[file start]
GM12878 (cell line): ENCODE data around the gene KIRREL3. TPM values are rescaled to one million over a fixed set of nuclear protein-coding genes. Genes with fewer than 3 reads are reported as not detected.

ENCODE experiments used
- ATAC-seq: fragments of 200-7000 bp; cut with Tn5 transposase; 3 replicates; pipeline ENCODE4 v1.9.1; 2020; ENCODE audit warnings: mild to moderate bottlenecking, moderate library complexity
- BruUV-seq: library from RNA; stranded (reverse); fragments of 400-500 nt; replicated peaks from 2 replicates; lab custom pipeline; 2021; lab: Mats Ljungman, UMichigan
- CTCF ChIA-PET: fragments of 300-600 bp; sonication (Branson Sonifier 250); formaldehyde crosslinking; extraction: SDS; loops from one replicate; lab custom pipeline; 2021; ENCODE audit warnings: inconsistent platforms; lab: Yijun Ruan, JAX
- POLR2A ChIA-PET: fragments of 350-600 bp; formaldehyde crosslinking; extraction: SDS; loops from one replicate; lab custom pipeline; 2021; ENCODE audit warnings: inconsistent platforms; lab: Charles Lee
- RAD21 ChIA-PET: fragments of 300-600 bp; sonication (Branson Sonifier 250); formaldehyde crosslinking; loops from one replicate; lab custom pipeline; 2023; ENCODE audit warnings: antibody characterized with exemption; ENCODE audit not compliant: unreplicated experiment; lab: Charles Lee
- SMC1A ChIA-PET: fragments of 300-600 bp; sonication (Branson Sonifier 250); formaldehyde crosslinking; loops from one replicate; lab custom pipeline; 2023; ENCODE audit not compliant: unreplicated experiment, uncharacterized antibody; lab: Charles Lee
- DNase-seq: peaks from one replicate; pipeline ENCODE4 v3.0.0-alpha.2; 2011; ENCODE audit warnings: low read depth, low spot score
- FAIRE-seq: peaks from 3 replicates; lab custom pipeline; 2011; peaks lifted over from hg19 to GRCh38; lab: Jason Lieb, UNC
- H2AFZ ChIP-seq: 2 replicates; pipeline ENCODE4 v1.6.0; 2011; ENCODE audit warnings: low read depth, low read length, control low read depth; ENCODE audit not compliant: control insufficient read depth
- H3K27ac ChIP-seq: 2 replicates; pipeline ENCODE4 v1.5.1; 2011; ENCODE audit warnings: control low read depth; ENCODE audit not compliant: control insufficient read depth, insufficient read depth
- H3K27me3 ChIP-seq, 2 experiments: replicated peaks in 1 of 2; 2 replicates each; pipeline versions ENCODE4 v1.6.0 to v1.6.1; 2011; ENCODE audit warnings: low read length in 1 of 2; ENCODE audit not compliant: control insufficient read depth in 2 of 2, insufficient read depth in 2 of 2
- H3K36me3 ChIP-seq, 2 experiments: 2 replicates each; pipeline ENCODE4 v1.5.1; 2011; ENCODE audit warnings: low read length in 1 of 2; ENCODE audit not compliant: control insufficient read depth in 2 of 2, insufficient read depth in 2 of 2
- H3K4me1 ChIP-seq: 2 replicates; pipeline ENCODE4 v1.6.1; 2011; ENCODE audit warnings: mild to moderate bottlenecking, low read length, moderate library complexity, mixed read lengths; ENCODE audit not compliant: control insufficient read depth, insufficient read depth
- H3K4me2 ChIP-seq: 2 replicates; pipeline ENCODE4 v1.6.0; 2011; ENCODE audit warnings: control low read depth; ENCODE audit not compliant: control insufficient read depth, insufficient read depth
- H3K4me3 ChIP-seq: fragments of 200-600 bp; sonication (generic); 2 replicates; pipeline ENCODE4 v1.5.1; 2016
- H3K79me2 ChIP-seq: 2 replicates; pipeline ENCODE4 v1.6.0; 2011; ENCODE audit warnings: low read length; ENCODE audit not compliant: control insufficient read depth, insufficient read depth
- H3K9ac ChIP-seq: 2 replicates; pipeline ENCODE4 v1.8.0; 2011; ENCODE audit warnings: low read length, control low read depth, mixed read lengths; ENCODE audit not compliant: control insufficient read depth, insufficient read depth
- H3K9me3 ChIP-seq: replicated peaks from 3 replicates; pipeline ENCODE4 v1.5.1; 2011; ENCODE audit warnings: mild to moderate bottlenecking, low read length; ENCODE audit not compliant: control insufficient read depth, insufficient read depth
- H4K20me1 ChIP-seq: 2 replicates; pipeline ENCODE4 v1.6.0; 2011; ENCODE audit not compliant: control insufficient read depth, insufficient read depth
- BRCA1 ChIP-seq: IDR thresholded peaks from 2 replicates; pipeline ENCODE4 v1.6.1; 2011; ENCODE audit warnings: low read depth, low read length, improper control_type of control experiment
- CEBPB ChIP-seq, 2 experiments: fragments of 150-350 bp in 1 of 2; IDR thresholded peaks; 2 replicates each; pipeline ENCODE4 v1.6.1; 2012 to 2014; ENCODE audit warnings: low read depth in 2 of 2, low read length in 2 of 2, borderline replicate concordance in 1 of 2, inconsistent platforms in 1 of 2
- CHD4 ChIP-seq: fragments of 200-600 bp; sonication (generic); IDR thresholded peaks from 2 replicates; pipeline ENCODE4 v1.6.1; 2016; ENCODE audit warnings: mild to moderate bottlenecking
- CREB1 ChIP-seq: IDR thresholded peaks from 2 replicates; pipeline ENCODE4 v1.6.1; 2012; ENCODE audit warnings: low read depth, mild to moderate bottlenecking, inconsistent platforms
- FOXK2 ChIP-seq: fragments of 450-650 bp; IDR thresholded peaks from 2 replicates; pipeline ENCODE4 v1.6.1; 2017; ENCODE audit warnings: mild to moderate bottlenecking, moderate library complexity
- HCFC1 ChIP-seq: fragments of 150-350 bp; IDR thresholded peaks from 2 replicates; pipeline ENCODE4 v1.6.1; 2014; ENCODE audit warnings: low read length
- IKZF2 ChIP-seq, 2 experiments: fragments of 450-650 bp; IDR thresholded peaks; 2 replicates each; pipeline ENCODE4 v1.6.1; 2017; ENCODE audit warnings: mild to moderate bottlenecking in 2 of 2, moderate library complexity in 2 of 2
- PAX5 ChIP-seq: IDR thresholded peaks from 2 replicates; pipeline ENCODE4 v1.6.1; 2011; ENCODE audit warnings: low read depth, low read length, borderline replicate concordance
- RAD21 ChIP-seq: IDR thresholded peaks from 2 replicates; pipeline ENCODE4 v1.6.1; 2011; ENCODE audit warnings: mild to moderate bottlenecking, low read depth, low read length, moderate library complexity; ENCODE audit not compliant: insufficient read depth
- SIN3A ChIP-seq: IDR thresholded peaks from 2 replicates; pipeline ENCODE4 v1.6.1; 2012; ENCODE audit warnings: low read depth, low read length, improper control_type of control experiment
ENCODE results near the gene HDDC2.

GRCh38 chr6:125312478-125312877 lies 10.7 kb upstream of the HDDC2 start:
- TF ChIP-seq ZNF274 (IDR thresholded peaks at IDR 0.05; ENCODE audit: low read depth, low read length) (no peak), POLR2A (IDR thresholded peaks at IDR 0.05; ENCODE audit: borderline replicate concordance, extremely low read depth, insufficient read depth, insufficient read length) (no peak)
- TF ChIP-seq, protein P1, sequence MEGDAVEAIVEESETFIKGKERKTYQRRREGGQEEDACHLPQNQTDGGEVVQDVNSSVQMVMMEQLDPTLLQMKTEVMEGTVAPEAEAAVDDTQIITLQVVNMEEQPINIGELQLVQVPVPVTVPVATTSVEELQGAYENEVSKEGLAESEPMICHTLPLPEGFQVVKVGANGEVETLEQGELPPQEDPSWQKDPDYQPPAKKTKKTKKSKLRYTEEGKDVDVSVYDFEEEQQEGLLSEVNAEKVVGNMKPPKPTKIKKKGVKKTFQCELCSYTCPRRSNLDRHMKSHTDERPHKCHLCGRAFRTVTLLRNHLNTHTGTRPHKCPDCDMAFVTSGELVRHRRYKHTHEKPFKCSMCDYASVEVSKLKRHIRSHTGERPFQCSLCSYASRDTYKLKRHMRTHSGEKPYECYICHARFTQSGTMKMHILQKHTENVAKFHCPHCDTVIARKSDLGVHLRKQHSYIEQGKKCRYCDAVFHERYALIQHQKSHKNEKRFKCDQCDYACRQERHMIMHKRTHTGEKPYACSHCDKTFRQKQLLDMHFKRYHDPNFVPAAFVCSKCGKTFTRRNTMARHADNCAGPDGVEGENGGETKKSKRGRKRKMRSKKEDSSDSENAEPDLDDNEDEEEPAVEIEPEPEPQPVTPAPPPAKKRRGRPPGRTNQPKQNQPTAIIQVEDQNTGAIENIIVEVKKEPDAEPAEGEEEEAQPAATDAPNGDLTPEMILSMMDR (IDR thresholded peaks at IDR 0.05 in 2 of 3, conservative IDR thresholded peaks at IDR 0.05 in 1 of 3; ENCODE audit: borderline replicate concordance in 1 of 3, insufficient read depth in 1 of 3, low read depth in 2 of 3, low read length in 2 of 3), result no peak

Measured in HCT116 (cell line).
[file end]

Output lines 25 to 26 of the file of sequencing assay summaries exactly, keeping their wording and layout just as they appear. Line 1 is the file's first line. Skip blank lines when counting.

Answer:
- CREB1 ChIP-seq: IDR thresholded peaks from 2 replicates; pipeline ENCODE4 v1.6.1; 2012; ENCODE audit warnings: low read depth, mild to moderate bottlenecking, inconsistent platforms
- FOXK2 ChIP-seq: fragments of 450-650 bp; IDR thresholded peaks from 2 replicates; pipeline ENCODE4 v1.6.1; 2017; ENCODE audit warnings: mild to moderate bottlenecking, moderate library complexity